Iatrogenic Pediatric Vascular Lesions Treatment & Management

Updated: May 13, 2022
  • Author: Iman Bayat, MBBS, MRCS(Eng), FRACS(Vasc); Chief Editor: Mary C Mancini, MD, PhD, MMM  more...
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Approach Considerations

If a hematoma or bleeding develops, manual pressure should be applied to the site, and any coagulopathy should be corrected. [4]  In the event of a suspected iatrogenic injury, early recognition and catheter removal are essential.

Hard signs of arterial injury (hemorrhage or expanding hematoma) are indications for surgical exploration. Any child with a threatened or nonviable limb should be taken to the operating room (OR) for definitive repair. Additionally, patients with limb ischemia who fail to improve on anticoagulation should undergo surgical intervention. [4]  On the other hand, late repair may be undertaken before the adolescent growth spurt occurs in some children with limb-length discrepancies.

Three approach strategies have been described on the basis of the type of injury, as follows:

  • Type I - Life-threatening or limb-threatening injury (hard signs); patients with these injuries require immediate surgical exploration
  • Type II - Injuries that do not immediately jeopardize limb integrity and are not life-threatening, but in which a vascular injury is evident; Doppler ultrasonography (US) or preoperative angiography, if available, is the best first step; otherwise, angiography can be performed during surgery
  • Type III - Injuries without hard signs in which, because of their location and mechanism of injury, vascular trauma should be suspected; these are best approached with angiography or computed tomography (CT) angiography (CTA)

Acute aortic thrombosis is another absolute indication for surgery. Nonoperative therapy is associated with a 100% mortality, and several reports describe success with surgery for aortic thrombosis.

Most neonates and children in the intensive care setting are poor surgical candidates because of their medical illnesses. In such cases, the risks of surgery must be weighed against the risk of limb loss and limb-growth discrepancy.


Medical Therapy

Rapid recognition of the injury and definitive intervention are essential for limb salvage.

The principles of managing peripheral vascular injuries in children are different from those in adults. Severe arterial spasm and the long-term effects of diminished blood flow on limb growth must be considered. When vasospasm is suspected rather than thrombosis, catheter removal is imperative because this alone may reverse the process. Papaverine administration is often used to reverse or minimize vasospasm.

The arterial spasm compromises repair of an arterial injury. In children, minor blood loss worsens the vasospasm, promoting early thrombosis. Adequate preoperative intravascular resuscitation is imperative. At times, this may clarify a doubtful examination finding when the issue is vasoconstriction.

If surgery is not performed, it is important to monitor limb length over time and repair the artery if a significant discrepancy develops. This monitoring and repair should be performed before the adolescent growth spurt occurs.

The first maneuver in treating vascular injury is removing the inciting factor. The catheter should be promptly removed when signs of ischemia develop. [4]  A new catheter should not be replaced at the same site, even if the signs revert. If thrombosis is suspected, anticoagulation therapy should be initiated unless contraindicated. [4]

Infants who lose their lower-extremity pulses after transfemoral catheterization often regain the pulses after 1-2 days. Close neurovascular monitoring should be performed for the first 48 hours following commencement of therapeutic anticoagulation. [4] ​ Collateralization is more rapid in infants than in adults; accordingly, anticoagulation and observation are preferred in this type of injury when the extremity has preserved sensibility and movement and when a Doppler signal is audible.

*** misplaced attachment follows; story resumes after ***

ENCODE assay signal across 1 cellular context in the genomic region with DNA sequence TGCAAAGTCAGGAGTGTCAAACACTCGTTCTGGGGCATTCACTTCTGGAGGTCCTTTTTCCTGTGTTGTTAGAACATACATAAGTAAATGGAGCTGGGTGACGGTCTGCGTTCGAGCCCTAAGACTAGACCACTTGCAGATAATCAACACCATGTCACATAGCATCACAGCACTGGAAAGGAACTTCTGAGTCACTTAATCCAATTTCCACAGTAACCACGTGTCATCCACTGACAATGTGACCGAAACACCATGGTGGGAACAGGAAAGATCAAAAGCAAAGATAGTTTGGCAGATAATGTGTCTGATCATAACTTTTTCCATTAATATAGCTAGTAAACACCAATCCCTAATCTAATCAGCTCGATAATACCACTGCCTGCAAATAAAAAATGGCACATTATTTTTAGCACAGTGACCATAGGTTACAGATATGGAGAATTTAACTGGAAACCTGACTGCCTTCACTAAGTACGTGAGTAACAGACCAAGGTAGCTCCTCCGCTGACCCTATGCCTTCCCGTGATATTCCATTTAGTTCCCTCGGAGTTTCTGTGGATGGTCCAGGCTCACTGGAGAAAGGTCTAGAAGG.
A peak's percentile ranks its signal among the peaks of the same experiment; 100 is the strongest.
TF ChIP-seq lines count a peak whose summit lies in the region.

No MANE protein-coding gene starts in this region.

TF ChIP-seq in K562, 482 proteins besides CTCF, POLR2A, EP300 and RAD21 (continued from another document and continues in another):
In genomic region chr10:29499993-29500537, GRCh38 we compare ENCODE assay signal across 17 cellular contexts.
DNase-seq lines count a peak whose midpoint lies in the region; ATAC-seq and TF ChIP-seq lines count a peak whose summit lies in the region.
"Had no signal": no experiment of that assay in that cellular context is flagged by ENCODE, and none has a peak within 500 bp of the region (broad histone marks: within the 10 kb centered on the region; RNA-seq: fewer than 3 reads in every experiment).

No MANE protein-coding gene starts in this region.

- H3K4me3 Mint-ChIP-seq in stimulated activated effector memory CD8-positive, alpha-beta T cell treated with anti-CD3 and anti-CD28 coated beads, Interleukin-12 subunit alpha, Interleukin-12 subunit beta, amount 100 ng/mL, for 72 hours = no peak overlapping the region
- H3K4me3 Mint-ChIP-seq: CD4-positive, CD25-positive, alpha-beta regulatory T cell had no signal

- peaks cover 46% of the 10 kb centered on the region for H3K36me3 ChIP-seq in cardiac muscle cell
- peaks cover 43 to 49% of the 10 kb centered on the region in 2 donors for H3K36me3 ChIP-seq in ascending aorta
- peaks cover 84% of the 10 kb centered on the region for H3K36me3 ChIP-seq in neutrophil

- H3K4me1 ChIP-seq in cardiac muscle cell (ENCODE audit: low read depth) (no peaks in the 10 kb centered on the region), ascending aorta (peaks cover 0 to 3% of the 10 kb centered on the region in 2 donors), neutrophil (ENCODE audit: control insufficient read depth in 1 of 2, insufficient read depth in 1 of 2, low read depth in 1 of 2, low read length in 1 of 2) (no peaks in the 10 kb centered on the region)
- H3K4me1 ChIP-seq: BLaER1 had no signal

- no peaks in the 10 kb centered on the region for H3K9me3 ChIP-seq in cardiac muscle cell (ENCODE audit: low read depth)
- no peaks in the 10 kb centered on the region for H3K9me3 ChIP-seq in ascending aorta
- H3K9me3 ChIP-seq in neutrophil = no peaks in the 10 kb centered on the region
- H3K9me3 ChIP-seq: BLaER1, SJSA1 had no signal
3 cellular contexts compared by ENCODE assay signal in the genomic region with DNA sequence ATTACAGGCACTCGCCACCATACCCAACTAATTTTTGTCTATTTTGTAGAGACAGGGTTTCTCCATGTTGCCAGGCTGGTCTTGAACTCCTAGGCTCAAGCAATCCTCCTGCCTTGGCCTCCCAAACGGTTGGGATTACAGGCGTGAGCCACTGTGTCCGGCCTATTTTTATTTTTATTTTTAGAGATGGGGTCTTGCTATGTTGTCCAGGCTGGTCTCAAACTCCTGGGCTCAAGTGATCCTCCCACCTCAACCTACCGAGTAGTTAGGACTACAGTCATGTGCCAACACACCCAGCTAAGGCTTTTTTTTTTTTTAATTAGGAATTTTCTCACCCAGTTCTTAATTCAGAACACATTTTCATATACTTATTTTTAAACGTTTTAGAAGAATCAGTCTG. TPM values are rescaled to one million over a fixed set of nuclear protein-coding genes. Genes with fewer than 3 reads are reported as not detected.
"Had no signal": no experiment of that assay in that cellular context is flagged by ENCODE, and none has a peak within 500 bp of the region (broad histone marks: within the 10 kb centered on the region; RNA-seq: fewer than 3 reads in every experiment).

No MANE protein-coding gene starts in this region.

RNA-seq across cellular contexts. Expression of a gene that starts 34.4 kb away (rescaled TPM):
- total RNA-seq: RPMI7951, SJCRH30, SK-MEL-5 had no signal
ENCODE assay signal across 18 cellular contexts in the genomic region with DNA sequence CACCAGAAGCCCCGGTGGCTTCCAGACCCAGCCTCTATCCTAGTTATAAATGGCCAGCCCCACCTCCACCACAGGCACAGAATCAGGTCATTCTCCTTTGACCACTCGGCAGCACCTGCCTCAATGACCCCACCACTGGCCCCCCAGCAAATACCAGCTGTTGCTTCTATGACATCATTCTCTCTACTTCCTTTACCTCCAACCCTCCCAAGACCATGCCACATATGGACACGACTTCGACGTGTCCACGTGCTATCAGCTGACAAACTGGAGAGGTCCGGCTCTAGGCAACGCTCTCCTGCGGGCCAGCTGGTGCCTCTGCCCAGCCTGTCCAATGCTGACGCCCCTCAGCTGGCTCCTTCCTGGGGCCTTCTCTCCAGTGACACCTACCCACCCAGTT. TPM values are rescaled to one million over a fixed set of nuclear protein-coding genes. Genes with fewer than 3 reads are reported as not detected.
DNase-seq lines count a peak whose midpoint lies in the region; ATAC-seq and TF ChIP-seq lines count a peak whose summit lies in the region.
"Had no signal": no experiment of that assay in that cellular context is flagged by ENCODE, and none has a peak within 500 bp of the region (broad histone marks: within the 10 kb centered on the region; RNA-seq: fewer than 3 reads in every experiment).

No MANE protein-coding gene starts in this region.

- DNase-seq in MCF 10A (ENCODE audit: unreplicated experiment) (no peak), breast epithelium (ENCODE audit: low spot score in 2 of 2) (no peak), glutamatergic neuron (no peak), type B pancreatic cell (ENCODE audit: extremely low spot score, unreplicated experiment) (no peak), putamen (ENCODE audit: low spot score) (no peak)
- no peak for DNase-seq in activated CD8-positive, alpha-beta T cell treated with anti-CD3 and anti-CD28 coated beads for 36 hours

If the injury is of venous origin, elevating the extremity is appropriate to accelerate the resolution of edema. If the injury in question is arterial, lowering the extremity and keeping it warm produces vasodilation and improves circulation. The risks of surgery must be weighed against the risk of limb loss or limb-growth discrepancy.

In cases of chronic ischemia (>30 d), arteriography is indicated. Patients clinically present with claudication and extremity growth retardation, which is considered clinically significant when the discrepancy between the extremities reaches 2-3 cm. Even if the pulses do not recover, if the ankle-brachial index (ABI) is adequate and if the patient is asymptomatic, no surgical intervention is required.

Similarly, thrombosis associated with umbilical artery catheters should be managed with anticoagulation and catheter removal. [13]

Immediate heparinization with 15-25 U/kg/hr intravenously (IV) after an IV bolus of 50 U/kg reduces the propagation of thrombus. Heparin should be continued following repair of small arteries or when vasospasm is still present. Long-term antiplatelet therapy is warranted after arterial reconstructions to decrease thrombosis at repair sites. [2]

In a study in which 76 children were monitored for 32 months, a set of guidelines was established for initial medical management of vascular injuries. [7]  Any patient who did not regain femoral pulses when the catheter was removed immediately received heparin and was observed for 6 hours. If femoral pulses were still absent after 6 hours, surgery was performed. If femoral pulses returned but distal pulses were absent, heparin therapy was continued. The literature suggests that the duration of observation prior to surgical revascularization varies greatly between health services, ranging from 3 to 48 hours. [4]

Thrombolytic agents have been used with success in neonates. In the previously mentioned study, two neonates who were not candidates for surgery received heparin and thrombolytic therapy for iliac artery thromboses secondary to umbilical artery catheters. In both cases, normal circulation was present at age 13 months and 18 months without a limb-length discrepancy.

Currently, a recombinant tissue plasminogen activator (rtPA; eg, alteplase) is the agent of choice (0.25-1.5 mg/hr). Fibrinogen levels are measured to ensure lysis of the thrombus, with discontinuance of infusion once systemic fibrinogen levels fall, indicating complete clot dissolution. Heparin is used simultaneously and continued after thrombolysis in order to avoid clot extension. Through the same catheter, angiography is performed to identify the need for further treatment, angioplasty, thrombectomy, or reconstruction. [2]